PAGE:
This is the first extensive study undertaken to investigate the distribution of stomatin protein in rat CNS using immunofluorescence staining method. Our data provide clear evidence that stomatin expression is not limited to sensory neurons. In contrast, it is widely distributed in the CNS. Strong immunoreactivity for stomatin protein was showed in some regions relating to motor system, such as the motor neurons of spinal cord, facial nucleus, motor trigeminal nucleus, hypoglossal nucleus, and dorsal motor vagus nucleus. Lots of varicose fibers immunostained by stomatin antibody in the median eminence and moderate to heavy immunoreactivity for stomatin protein were found in the supraoptic, paraventricular, causal magnocellular nucleus relating to the neuroendocrine system. It was interesting to find that stomatin was co-localized with DEG/ENaC and ASIC in the CNS. For example, all three DEG/ENaC subunits were present in the supraoptic nucleus, magnocellular paraventricular nucleus, hippocampus, most cerebral cortical areas, thalamus, solitary nucleus, and amygdala (Amin et al. 2005), whereas some ASICs, such as ASIC1 was found to distribute widely in the CNS of adult rat including the cerebral cortex, hippocampus, striatum, thalamus, midbrain, pons, spinal cord, and cerebellum (Alvarez de la Rosa et al. 2003). Although it is not known whether these channels are interacted with stomatin or not, the wide distribution of stomatin in CNS at least suggests that stomatin may be involved in various physiological functions and fundamental cellular events of neurons in CNS, especially may play an important role in the motor system and neuroendocrine system.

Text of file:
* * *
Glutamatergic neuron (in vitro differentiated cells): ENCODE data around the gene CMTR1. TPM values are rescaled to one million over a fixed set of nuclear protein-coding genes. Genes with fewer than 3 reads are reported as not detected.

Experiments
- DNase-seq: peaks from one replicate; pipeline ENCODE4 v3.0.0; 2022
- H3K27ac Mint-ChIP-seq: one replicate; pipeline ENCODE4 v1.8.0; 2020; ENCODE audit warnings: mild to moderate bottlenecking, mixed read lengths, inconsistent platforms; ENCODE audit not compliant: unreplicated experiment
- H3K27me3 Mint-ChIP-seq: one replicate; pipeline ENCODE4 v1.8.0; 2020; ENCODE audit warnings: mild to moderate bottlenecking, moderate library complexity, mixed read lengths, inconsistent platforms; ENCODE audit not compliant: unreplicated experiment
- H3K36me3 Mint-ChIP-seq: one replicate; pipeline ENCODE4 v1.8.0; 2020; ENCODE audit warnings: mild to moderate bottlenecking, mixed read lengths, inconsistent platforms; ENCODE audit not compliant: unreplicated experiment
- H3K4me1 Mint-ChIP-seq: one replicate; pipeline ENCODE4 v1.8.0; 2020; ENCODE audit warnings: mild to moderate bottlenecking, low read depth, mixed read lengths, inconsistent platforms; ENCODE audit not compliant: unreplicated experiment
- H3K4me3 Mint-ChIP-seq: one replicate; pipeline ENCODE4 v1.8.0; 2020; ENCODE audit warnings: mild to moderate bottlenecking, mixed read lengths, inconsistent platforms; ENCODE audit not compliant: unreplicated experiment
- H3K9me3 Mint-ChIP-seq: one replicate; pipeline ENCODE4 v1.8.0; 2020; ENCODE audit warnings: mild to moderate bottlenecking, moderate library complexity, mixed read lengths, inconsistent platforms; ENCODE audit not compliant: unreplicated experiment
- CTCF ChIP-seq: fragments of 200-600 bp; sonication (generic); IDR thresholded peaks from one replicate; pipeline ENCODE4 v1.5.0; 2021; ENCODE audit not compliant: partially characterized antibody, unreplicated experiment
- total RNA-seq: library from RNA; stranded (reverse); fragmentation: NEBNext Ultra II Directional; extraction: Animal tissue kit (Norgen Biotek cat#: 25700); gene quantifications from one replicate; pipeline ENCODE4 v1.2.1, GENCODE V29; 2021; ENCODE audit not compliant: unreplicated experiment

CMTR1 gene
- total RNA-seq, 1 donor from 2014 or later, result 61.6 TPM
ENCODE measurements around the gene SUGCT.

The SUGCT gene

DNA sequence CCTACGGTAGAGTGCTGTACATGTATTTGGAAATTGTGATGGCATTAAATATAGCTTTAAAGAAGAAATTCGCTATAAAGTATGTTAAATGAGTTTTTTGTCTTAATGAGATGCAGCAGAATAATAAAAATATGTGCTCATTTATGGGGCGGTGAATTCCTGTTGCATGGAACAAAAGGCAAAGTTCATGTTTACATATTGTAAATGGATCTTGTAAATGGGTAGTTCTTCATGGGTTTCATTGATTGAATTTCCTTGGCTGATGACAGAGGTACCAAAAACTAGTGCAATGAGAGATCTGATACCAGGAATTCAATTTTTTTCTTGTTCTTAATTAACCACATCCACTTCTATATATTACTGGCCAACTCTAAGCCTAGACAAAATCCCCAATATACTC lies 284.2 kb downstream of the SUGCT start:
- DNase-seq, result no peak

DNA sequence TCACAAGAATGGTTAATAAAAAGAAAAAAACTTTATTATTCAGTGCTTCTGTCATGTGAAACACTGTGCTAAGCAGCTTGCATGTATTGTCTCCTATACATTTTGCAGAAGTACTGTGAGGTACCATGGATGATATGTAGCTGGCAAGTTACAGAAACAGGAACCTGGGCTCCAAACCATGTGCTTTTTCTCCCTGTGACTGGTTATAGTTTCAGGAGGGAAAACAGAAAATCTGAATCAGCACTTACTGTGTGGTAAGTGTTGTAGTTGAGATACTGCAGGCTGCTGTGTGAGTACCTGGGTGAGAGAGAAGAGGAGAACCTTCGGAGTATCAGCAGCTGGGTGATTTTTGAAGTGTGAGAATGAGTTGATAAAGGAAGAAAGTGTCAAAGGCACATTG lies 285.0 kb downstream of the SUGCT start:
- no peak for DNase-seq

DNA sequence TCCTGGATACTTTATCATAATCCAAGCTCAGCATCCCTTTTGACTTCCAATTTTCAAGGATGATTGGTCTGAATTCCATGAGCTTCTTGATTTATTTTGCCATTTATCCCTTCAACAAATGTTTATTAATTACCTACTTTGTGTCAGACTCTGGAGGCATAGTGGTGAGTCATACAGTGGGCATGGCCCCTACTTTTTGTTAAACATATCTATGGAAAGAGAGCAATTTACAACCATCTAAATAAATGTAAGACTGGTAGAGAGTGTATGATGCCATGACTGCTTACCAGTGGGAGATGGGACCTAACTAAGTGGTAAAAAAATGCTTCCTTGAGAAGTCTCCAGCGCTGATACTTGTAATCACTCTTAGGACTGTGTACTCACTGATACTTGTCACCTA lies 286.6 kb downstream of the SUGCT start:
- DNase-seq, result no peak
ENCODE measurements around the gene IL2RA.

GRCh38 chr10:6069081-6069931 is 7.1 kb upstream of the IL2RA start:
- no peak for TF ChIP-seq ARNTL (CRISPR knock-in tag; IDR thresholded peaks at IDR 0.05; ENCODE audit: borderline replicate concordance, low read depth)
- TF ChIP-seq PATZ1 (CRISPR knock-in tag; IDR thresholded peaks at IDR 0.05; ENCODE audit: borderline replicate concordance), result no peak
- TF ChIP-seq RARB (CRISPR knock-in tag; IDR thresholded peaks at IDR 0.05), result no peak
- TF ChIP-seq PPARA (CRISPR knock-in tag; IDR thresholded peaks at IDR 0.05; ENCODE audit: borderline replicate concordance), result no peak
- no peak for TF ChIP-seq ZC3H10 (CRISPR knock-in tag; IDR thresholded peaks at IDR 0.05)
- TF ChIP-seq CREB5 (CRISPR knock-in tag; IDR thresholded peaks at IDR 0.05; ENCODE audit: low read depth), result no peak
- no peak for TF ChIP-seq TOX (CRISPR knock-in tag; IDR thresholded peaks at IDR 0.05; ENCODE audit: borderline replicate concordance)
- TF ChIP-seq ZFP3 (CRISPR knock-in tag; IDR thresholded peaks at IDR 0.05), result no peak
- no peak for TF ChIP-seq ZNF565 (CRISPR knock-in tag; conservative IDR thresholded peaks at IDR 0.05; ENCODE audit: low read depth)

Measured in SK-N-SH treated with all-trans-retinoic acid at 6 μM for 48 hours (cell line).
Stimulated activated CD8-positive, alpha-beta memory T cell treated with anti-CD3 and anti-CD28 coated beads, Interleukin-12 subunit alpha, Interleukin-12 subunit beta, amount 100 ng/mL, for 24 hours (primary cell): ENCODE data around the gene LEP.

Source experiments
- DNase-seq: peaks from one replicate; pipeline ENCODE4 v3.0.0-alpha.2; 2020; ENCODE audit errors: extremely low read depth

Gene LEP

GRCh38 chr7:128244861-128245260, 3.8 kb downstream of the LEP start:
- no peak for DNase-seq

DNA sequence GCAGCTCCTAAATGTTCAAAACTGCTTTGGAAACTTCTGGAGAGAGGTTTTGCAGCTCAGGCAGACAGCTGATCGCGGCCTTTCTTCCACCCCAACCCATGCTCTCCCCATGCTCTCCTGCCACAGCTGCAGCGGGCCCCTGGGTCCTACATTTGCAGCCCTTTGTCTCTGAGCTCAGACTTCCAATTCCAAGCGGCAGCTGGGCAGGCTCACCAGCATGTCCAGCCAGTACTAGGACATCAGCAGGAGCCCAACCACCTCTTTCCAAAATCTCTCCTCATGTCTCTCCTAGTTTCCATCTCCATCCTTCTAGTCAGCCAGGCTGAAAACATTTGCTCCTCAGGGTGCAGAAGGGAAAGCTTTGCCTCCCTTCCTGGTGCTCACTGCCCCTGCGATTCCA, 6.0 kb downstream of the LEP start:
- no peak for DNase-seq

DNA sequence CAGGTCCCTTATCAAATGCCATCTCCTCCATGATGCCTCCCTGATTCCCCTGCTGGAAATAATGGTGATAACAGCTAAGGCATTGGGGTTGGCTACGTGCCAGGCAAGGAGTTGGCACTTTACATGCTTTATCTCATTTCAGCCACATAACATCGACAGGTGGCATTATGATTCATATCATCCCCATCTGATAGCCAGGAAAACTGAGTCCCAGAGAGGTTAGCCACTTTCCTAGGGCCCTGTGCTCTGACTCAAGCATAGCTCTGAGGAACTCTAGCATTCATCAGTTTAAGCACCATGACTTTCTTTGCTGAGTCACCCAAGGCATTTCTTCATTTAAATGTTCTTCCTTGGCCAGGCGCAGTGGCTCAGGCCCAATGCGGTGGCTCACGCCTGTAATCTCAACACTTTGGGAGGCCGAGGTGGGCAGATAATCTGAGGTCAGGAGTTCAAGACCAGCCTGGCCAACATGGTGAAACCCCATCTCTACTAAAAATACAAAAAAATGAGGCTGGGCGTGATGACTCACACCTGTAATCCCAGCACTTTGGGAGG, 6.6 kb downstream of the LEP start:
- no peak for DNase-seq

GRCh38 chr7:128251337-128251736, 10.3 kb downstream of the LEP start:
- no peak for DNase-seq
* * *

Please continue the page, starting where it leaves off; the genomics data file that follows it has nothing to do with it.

Next, we examined the effect of hypoxia or hypoxia-ischemia induced by electrocoagulation of the distal portion of the right MCA on expression of stomatin in cerebral cortex of rat, and found a significant up-regulation of stomatin expression in both kinds of animal models. It is well known that hypoxia exposure results in the activation of HPA and increased levels of circulating adrenocortical steroids, especially GCs in vivo. To rule out the possible effect of adrenocortical steroids on expression of stomatin in hypoxic brain, we examined the mRNA and protein levels of stomatin in hypoxic cerebral cortex of rat underwent sham surgery or adrenalectomy. We found that hypoxia also increased the mRNA and protein levels of stomain even in ADX rat, indicating that the effect of hypoxia on stomatin expression is independent of HPA activation. However, it has not been known the significance of increased expression of stomatin in brain under hypoxic condition. It has been reported that stomatin co-localizes with ASIC proteins and modulates the physiological properties of ASIC in sensory neurons in vertebrate (Price et al. 2004; Martinez-Salgado et al. 2007; Wetzel et al. 2007). Moreover, we also know that ASIC is activated by low extracellular pH caused by hypoxia, ischemia, or inflammation. Therefore, we speculate that the increased stomatin may interact with some members of ASIC or other membrane components, such as actin or other ion channels in CNS to keep molecular and functional homeostasis under hypoxic condition in vivo.